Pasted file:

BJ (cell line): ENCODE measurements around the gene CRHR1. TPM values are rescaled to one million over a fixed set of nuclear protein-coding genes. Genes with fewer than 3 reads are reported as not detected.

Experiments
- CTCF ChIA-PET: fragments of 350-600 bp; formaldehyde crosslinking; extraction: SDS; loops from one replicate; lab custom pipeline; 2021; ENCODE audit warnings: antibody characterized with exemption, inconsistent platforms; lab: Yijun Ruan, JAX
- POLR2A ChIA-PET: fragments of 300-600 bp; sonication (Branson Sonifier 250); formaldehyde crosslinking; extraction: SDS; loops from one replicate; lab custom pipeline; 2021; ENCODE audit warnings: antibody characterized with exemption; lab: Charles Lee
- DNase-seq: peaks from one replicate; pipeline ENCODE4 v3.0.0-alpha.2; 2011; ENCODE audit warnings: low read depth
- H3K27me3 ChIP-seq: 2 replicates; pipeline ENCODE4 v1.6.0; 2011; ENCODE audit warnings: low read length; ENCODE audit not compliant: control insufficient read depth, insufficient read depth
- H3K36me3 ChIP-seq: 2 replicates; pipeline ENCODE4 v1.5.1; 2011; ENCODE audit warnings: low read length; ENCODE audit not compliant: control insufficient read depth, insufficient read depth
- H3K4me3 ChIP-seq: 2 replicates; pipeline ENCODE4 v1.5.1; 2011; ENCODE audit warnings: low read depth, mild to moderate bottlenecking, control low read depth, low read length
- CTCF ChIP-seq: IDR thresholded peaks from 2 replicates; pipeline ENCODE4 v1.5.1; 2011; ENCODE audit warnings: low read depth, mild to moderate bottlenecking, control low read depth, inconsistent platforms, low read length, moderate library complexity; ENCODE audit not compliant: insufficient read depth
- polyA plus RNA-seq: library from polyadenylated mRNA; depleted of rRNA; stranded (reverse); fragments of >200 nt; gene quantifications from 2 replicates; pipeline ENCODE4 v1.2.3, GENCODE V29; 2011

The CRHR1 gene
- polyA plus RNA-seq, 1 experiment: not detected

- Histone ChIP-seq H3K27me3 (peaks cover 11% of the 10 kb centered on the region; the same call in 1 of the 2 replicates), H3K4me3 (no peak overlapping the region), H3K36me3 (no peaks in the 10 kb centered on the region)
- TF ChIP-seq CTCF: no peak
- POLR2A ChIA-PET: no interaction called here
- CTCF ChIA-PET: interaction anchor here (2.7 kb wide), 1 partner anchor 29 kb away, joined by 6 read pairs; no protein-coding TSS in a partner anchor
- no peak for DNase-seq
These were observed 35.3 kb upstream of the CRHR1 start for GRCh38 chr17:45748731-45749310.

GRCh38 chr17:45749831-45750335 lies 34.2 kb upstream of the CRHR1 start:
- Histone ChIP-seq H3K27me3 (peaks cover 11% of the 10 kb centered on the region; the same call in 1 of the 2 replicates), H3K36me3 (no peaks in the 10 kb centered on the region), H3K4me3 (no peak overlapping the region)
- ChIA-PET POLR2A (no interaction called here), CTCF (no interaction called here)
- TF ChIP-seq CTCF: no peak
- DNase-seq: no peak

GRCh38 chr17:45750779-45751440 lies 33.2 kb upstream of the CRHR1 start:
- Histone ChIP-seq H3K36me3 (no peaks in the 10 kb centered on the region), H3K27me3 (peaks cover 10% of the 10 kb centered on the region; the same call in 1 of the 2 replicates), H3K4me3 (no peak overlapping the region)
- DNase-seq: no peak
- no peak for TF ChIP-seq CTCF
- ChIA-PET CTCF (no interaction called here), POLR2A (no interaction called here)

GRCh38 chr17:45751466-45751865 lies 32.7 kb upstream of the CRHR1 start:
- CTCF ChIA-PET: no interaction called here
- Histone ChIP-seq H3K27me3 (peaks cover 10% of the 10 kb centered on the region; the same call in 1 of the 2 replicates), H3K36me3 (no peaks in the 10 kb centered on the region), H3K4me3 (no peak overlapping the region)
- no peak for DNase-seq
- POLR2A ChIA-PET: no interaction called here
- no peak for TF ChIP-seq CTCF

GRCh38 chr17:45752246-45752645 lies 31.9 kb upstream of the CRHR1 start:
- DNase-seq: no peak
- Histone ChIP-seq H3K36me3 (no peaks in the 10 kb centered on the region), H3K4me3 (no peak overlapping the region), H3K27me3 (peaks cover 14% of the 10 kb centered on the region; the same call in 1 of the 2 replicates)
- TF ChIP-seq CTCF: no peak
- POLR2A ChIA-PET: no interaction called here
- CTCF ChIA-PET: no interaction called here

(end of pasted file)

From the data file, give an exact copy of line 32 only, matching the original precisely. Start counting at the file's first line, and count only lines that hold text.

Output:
- no peak for DNase-seq